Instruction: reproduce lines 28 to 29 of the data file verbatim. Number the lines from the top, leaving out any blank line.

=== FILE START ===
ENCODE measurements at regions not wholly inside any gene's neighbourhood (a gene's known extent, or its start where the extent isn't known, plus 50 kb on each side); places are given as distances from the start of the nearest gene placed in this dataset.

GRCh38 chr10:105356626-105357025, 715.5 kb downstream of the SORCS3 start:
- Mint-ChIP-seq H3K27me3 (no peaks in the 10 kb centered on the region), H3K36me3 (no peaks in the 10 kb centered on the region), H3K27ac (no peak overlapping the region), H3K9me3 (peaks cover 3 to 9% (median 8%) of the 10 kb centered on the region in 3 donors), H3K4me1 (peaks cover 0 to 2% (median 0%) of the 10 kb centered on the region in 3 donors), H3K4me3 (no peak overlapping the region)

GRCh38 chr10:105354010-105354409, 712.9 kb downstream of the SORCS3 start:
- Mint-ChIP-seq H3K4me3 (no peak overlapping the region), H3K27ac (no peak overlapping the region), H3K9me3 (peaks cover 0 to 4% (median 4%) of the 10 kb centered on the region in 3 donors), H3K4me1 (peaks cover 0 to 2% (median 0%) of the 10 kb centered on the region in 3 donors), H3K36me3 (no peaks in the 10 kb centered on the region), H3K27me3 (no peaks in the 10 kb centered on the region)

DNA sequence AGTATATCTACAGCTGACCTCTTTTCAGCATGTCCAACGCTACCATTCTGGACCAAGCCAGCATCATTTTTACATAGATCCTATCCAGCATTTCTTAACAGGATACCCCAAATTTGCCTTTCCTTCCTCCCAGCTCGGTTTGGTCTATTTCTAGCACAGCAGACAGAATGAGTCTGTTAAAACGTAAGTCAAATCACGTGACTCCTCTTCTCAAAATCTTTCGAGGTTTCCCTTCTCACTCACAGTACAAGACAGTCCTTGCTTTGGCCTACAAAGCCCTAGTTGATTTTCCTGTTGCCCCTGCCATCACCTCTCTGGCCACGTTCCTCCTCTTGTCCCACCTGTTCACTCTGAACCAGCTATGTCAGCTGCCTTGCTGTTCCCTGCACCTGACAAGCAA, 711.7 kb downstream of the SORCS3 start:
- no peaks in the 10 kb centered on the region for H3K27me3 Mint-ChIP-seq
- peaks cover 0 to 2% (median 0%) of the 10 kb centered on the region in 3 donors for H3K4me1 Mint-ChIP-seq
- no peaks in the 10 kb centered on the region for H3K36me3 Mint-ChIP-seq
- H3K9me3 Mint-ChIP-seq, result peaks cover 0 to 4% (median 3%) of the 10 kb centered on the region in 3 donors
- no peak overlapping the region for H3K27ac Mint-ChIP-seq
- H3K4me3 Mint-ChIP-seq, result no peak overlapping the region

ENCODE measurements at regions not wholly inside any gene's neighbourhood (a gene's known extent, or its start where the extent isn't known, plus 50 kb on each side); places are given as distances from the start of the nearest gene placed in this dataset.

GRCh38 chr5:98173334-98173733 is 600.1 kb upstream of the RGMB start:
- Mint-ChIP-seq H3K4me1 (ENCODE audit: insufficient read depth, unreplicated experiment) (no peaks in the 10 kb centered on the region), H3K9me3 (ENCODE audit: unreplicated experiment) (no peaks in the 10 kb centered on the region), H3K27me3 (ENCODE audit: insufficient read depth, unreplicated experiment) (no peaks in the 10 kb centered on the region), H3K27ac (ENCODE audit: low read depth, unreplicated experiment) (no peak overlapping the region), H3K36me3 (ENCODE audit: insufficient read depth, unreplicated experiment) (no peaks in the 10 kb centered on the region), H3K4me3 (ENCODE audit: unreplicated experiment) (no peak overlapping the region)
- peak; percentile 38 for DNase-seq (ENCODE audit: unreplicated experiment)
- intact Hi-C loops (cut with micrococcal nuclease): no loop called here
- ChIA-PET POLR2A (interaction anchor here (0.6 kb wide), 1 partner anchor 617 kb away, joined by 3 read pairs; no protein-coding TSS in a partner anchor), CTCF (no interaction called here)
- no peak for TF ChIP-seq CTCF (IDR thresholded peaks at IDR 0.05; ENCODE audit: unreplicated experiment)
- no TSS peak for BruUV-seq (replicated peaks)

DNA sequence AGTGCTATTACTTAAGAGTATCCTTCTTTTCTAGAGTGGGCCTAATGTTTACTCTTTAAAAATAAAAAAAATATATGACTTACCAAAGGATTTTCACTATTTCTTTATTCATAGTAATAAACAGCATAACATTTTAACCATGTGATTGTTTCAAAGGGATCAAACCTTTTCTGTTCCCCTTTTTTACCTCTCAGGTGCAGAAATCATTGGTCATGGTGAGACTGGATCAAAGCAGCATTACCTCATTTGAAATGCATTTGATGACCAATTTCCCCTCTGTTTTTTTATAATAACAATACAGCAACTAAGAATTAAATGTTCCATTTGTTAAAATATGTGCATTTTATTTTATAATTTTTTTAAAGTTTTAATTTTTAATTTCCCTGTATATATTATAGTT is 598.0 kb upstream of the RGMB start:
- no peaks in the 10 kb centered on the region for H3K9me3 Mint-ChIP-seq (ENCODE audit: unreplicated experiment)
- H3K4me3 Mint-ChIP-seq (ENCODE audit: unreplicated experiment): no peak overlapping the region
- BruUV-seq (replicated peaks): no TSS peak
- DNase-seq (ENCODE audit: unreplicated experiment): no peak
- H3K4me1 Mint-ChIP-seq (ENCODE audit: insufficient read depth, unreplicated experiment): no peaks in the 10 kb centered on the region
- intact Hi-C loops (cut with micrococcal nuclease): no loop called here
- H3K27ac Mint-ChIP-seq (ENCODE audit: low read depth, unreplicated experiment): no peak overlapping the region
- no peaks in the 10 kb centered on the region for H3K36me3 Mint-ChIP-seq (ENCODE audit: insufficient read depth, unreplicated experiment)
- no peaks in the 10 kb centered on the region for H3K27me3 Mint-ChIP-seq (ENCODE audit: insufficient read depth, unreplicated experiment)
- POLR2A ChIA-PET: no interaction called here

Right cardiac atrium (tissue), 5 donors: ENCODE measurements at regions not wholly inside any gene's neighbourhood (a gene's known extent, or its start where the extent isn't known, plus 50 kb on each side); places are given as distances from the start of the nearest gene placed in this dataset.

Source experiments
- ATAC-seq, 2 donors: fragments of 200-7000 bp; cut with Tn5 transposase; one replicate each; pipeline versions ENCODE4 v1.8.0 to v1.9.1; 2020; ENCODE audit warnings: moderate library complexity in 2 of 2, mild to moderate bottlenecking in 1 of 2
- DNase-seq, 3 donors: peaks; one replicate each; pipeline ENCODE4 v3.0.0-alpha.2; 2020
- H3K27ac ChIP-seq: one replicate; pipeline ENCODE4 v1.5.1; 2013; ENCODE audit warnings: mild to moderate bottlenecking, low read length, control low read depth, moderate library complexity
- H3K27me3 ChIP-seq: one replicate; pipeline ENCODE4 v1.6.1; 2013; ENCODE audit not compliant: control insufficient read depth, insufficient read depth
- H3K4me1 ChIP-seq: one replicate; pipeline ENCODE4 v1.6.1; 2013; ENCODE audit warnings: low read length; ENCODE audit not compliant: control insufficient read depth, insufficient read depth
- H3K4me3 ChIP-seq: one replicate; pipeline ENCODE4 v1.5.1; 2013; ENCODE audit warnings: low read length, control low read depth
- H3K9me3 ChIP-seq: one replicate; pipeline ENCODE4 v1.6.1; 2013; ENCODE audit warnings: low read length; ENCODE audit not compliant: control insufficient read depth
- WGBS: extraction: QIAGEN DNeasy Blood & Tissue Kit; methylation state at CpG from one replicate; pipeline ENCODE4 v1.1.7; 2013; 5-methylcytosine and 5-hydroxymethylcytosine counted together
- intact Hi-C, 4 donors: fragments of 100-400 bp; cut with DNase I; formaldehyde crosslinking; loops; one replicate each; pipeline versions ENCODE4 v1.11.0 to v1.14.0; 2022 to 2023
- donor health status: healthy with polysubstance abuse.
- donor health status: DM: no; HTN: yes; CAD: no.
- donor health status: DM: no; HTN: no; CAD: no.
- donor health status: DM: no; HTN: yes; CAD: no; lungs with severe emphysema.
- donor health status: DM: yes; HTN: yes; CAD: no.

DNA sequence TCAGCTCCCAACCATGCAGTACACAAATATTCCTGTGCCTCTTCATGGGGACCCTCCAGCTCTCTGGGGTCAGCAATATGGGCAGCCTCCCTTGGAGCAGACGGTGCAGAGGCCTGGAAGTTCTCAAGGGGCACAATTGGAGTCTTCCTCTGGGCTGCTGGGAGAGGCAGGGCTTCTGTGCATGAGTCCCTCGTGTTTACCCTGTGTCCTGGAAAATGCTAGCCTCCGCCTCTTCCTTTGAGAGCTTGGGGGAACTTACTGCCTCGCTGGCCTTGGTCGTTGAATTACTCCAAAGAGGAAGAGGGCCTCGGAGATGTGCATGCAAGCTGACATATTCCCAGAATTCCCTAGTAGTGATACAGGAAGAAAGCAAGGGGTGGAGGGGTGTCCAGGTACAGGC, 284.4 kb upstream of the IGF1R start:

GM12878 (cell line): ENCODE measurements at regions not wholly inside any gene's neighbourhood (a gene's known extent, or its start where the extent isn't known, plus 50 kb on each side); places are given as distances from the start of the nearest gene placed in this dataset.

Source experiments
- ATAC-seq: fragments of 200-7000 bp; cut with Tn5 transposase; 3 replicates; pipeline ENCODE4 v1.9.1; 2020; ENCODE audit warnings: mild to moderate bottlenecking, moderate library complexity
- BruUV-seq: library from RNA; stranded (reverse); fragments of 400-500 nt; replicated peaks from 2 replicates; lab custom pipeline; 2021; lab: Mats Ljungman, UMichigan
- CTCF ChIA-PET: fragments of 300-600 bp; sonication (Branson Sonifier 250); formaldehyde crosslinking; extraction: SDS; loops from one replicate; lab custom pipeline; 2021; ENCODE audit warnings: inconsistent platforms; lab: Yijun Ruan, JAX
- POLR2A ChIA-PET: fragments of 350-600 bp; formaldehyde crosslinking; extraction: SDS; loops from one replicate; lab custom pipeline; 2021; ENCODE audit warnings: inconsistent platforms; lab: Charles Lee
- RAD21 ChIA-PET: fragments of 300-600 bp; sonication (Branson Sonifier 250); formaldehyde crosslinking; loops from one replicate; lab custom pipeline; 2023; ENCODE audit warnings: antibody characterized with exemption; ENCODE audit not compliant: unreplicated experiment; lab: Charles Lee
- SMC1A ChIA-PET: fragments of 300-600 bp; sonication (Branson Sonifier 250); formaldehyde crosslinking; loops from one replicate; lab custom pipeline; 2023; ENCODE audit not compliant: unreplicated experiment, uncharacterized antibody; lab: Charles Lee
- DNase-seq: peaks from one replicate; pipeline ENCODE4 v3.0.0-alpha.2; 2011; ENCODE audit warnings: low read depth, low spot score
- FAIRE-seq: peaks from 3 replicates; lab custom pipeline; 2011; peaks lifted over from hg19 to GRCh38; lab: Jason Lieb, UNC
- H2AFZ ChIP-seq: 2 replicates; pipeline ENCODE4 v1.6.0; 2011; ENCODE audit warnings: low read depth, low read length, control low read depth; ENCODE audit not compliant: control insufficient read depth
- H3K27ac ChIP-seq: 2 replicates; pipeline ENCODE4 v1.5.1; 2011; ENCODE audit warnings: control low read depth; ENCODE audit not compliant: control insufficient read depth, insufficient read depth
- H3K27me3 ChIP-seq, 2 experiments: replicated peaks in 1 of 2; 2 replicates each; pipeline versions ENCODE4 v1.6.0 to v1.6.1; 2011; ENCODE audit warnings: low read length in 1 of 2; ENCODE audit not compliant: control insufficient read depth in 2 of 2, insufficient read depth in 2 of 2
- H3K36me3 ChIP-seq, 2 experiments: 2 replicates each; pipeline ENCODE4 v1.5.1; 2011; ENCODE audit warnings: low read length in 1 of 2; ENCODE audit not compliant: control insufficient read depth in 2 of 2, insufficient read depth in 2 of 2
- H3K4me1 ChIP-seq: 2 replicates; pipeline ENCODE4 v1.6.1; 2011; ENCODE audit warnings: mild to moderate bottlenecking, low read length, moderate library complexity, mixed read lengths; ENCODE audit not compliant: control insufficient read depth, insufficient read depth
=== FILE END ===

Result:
- H3K27ac Mint-ChIP-seq (ENCODE audit: low read depth, unreplicated experiment): no peak overlapping the region
- no peaks in the 10 kb centered on the region for H3K36me3 Mint-ChIP-seq (ENCODE audit: insufficient read depth, unreplicated experiment)